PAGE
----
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Tolbert v. State

United States District Court, W.D. Tennessee, Western Division

September 28, 2017

WILLIE TOLBERT, Plaintiff,
v.
STATE OF TENNESSEE; NATTELY VOSS, Medical Director; DENISE CLENNA, Nurse; TONY PARKER, Commissioner; SHAWN PHILIPS, MCCX Warden; C/O FNU GLOVER C/O FNU BEEVIS; WILLIAM REBURN, III; JONATHAN LEBO, WTSP Warden; SHARON ROSE; JONATHAN BARTLETT, Sergeant; DWIGHT WELCH; WARREN JENNINGS; Inmate; A.T.W. FNU FINCH; FNU BINCKLEY, Counselor; TOM KESSLER, M.D.; CAPTAIN FNU CHARLES; LISA BROOKS; AND CASSANDRA HANNAH Defendants.

          ORDER DENYING PENDING MOTIONS, DISMISSING CLAIMS, AND GRANTING LEAVE TO AMEND

          S. THOMAS ANDERSON CHIEF UNITED STATES DISTRICT JUDGE

         On February 27, 2017, Plaintiff Willie Tolbert, an inmate at the West Tennessee State Penitentiary (“WTSP”) in Henning, Tennessee, filed pro se a Complaint pursuant to 42 U.S.C. § 1983 accompanied by a motion to proceed in forma pauperis. The Court granted Tolbert leave to proceed in forma pauperis and assessed the civil filing fee pursuant to the Prison Litigation Reform Act (“PLRA”), 28 U.S.C. §§ 1915(a)-(b). (ECF No. 7.) The Clerk shall record the Defendants in this case as the Tennessee Department of Correction (“TDOC”); Nattely Voss, Medical Director; Denise Clenna, Nurse; Tony Parker, TDOC Commissioner; Shawn Phillips, Morgan County Correctional Complex (“MCCX”) Warden; C/O First Name Unknown (“FNU”) Glover; C/O FNU Beevis; Williams Reburn, III; Jonathan Lebo, WTSP Warden; Sharon Rose; Jonathan Bartlett, Sergeant; Dwight Welch; Warren Jennings, Inmate; A.T.W.[1] FNU Finch; FNU Binckley, Counselor; Tom Kessler, M.D.; Captain FNU Charles; Lisa Brooks; and Cassandra Hannah. Defendants are sued in their individual capacities except for Defendants Glover, Beevis, and Reburn who are sued in their official capacities only.

         The Court is required to screen prisoner complaints and to dismiss any complaint, or any portion thereof, if the complaint-

(1) is frivolous, malicious, or fails to state a claim upon which relief may be granted; or
(2) seeks monetary relief from a defendant who is immune from such relief.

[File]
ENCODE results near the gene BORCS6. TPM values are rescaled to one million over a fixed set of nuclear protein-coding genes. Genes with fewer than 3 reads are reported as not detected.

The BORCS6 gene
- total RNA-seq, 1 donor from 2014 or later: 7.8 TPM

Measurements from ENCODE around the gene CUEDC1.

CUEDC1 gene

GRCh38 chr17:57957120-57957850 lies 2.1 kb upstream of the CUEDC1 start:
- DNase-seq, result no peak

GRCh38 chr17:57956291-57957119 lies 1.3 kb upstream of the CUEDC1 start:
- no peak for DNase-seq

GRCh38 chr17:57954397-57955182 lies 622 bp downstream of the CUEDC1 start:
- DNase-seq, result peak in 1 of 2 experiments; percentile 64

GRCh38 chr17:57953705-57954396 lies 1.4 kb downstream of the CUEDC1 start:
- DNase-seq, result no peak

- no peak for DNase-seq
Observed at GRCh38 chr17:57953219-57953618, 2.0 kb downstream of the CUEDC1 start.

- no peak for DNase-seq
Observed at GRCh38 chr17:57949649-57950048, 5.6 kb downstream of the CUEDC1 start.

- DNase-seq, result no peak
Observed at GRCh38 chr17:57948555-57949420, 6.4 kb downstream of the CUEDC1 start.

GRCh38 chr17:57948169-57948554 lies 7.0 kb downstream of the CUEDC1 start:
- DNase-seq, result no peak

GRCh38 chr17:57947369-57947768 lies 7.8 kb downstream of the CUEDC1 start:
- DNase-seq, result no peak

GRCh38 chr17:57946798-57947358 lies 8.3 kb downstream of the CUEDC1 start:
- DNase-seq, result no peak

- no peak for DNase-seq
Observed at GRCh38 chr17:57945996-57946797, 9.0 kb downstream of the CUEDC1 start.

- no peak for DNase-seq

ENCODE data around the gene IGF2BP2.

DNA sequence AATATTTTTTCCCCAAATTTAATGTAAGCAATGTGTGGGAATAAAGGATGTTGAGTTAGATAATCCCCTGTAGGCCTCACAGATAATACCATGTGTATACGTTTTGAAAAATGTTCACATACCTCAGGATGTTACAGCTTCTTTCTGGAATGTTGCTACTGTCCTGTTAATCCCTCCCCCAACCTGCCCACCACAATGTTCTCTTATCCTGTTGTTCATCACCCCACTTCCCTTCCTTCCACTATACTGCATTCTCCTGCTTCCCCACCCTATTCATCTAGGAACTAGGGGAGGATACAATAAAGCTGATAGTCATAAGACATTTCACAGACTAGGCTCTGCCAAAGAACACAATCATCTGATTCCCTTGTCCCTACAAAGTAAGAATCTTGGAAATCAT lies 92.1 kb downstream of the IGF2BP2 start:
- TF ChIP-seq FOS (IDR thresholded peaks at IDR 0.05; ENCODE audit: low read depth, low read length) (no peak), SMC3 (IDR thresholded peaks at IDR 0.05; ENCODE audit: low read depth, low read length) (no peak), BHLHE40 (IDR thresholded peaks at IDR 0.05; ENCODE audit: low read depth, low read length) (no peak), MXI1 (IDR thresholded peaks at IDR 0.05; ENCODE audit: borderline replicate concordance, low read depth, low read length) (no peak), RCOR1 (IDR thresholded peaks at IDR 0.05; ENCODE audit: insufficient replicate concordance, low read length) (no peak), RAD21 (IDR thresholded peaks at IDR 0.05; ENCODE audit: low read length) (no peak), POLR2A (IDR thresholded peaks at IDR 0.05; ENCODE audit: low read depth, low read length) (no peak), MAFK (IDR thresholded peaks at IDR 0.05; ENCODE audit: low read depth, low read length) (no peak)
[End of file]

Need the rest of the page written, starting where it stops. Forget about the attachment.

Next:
28 U.S.C. § 1915A(b); see also 28 U.S.C. § 1915(e)(2)(B).

         In assessing whether the Complaint in this case states a claim on which relief may be granted, the Court applies the Federal Rule of Civil Procedure 12(b)(6) pleadings standards announced in Ashcroft v. Iqbal, 556 U.S. 662, 677-79 (2009) and Bell Atlantic Corp. v. Twombly, 550 U.S. 544, 555-57 (2007). Hill v. Lappin, 630 F.3d 468, 470-71 (6th Cir. 2010). The Court accepts the Complaint's “well-pleaded” factual allegations as true and then determines whether the allegations “plausibly suggest an entitlement to relief.'” Williams v. Curtin, 631 F.3d 380, 383 (6th Cir. 2011) (quoting Iqbal, 556 U.S. at 681). Conclusory allegations “are not entitled to the assumption of truth, ” and legal conclusions “must be supported by factual allegations.” Iqbal, 556 U.S. at 679. Ultimately, a complaint need only contain “a short and plain statement of the claim showing that the pleader is entitled to relief.” Fed.R.Civ.P. 8(a)(2). Rule 8(a)(2) nevertheless requires factual allegations to make a “showing, rather than a blanket assertion, of entitlement to relief.” Twombly, 550 U.S. at 555 n.3.

         “Pro se complaints are to be held ‘to less stringent standards than formal pleadings drafted by lawyers, ' and should therefore be liberally construed.” Williams, 631 F.3d at 383 (quoting Martin v. Overton, 391 F.3d 710, 712 (6th Cir. 2004)). Even so, pro se litigants and prisoners are not exempt from the requirements of the Federal Rules of Civil Procedure. Wells v. Brown, 891 F.2d 591, 594 (6th Cir. 1989). And district courts are not required “to ferret out the strongest cause of action on behalf of pro se litigants.” Young Bok Song v. Gipson, 423 F.App'x 506, 510 (6th Cir. 2011). In the final analysis, a court “cannot create a claim which [a plaintiff] has not spelled out in his pleading.” Brown v. Matauszak, 415 F.App'x 608, 612-13 (6th Cir. 2011).

         Tolbert filed his Complaint on the official form for actions under 42 U.S.C. § 1983. Section 1983 provides as follows:

Every person who, under color of any statute, ordinance, regulation, custom, or usage, of any State or Territory or the District of Columbia, subjects, or causes to be subjected, any citizen of the United States or other person within the jurisdiction thereof to the deprivation of any rights, privileges, or immunities secured by the Constitution and laws, shall be liable to the party injured in an action at law, suit in equity, or other proper proceeding for redress . . . .

         To state a claim under 42 U.S.C. § 1983, a plaintiff must allege two elements: (1) a deprivation of rights secured by the “Constitution and laws” of the United States (2) committed by a defendant acting under color of state law. Adickes v. S.H. Kress & Co., 398 U.S. 144, 150 (1970).

         Pursuant to Federal Rule of Civil Procedure 18(a), “[a] party asserting a claim . . . may join, as independent or alternative claims, as many claims as it has against an opposing party.” Fed.R.Civ.P. 18(a). Rule 20(a)(2) provides that persons may be joined in one action as defendants if:

(A) any right to relief is asserted against them jointly, severally, or in the alternative with respect to or arising out of the same transaction, occurrence, or series ...

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